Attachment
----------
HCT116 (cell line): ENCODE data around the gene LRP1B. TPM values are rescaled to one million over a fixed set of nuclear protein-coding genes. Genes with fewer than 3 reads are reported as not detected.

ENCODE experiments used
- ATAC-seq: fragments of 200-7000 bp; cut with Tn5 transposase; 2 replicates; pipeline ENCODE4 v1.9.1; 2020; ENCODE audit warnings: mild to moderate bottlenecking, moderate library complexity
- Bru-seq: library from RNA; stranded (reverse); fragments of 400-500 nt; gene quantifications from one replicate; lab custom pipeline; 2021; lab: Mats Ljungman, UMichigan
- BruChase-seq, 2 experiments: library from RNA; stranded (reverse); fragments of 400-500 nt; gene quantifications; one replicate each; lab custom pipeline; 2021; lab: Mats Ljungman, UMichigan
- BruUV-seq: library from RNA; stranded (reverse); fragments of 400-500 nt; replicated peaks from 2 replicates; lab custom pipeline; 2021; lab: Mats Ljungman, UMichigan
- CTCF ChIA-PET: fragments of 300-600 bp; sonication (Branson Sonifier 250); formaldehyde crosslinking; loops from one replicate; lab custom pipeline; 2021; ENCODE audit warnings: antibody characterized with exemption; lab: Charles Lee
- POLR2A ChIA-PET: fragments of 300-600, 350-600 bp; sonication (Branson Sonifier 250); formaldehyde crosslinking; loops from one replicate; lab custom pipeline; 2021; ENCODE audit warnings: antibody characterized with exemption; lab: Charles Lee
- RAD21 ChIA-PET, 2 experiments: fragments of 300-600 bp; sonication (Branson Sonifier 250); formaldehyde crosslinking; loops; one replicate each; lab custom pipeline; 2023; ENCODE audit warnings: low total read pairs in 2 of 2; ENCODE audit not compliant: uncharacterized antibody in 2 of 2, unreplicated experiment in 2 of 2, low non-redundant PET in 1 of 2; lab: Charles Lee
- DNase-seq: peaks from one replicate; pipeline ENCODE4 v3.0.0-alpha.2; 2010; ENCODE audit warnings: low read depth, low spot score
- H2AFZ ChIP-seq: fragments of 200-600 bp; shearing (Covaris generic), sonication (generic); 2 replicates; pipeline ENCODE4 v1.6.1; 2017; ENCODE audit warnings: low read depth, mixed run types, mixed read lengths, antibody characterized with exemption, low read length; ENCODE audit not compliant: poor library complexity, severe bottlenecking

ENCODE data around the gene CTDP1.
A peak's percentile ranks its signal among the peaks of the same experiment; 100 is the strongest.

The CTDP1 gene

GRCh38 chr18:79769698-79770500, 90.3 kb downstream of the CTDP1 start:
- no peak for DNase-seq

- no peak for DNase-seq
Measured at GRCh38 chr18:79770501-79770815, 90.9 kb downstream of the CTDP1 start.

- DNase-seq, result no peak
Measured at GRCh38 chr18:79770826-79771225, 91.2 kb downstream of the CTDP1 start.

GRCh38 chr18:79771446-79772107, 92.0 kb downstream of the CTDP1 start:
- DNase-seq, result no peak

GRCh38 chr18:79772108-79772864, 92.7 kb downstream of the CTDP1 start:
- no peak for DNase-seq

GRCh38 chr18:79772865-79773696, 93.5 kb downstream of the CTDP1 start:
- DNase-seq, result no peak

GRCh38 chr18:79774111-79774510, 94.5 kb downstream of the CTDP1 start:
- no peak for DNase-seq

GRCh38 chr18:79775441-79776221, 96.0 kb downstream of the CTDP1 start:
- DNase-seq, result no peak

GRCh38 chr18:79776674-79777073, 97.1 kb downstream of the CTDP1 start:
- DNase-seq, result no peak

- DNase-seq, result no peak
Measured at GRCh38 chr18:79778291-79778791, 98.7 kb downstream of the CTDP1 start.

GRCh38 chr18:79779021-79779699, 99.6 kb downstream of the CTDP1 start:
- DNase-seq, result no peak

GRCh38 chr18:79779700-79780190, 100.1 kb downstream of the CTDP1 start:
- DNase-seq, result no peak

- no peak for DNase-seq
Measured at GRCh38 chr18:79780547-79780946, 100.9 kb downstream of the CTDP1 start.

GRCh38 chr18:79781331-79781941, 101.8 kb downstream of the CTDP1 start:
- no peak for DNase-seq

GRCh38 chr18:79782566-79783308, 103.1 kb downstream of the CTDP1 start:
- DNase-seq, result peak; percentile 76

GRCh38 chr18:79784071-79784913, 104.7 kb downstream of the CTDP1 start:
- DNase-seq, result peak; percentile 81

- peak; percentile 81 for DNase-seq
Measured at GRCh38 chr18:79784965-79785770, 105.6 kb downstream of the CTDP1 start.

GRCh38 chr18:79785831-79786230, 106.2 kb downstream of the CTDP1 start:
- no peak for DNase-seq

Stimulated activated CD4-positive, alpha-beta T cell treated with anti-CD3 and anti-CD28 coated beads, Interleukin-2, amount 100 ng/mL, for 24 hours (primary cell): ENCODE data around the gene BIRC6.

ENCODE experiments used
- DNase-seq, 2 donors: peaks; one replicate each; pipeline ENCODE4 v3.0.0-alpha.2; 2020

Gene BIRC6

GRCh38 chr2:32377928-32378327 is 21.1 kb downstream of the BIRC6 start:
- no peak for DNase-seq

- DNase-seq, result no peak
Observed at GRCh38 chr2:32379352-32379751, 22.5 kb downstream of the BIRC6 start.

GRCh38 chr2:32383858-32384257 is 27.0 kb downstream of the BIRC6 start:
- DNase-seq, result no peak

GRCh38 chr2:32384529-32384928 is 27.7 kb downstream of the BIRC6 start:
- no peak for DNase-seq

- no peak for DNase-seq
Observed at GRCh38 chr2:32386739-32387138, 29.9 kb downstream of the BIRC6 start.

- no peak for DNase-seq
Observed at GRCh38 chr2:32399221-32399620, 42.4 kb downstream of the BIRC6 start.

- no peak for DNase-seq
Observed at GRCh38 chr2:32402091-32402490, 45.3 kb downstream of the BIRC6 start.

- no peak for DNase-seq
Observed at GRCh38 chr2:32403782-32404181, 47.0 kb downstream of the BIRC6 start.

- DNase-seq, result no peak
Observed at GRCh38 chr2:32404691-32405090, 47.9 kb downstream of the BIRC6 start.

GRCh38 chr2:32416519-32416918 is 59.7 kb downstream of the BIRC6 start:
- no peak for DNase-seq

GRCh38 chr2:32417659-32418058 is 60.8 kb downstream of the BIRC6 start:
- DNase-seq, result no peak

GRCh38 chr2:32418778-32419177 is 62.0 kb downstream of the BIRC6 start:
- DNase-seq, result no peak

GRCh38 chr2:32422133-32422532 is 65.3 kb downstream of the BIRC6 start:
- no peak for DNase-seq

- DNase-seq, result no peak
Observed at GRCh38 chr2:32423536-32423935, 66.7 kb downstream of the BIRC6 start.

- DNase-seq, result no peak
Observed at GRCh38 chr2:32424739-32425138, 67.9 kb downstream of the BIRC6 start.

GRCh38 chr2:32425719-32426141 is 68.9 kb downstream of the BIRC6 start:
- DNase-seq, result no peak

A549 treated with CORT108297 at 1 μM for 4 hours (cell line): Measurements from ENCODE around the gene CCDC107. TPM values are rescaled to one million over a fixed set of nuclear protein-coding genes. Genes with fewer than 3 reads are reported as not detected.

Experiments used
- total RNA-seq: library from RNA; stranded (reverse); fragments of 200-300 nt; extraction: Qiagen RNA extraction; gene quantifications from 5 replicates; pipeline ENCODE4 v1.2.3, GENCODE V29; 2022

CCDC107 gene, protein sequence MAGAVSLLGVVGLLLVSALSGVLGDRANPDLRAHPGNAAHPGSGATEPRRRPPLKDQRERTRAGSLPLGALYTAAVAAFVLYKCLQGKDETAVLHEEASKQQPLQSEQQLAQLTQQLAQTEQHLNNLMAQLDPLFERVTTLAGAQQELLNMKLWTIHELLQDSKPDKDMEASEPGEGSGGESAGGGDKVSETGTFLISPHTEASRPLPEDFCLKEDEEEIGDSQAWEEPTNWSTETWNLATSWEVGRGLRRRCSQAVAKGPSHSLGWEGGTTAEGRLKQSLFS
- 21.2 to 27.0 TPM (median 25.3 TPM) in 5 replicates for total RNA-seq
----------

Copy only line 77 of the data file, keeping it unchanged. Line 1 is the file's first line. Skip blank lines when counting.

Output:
GRCh38 chr2:32418778-32419177 is 62.0 kb downstream of the BIRC6 start: